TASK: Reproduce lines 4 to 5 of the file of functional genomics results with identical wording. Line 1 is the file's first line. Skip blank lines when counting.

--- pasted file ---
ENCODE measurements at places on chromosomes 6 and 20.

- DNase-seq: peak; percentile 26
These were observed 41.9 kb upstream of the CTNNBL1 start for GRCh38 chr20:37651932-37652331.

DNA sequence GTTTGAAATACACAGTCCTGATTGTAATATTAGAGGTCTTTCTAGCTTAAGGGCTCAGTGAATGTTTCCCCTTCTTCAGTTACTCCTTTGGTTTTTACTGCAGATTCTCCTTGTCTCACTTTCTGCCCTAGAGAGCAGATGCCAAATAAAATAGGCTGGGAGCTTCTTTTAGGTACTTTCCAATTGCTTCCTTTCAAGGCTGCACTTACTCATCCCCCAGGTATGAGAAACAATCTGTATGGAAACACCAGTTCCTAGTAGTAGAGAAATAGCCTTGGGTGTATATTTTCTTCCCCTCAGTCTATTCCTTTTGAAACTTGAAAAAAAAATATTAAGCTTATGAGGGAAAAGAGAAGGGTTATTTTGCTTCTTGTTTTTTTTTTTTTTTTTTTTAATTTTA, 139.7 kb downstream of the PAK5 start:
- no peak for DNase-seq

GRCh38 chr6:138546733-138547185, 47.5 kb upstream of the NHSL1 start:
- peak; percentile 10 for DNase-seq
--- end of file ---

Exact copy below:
DNA sequence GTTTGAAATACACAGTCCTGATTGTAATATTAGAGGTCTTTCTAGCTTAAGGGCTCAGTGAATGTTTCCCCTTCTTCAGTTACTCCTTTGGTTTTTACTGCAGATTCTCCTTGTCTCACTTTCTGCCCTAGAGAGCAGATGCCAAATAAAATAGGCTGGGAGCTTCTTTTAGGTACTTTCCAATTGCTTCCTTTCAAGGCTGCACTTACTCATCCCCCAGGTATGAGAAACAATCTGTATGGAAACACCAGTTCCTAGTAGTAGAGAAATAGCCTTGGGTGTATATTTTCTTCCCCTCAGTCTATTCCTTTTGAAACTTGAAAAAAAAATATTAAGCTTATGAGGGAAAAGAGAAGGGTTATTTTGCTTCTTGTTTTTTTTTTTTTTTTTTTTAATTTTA, 139.7 kb downstream of the PAK5 start:
- no peak for DNase-seq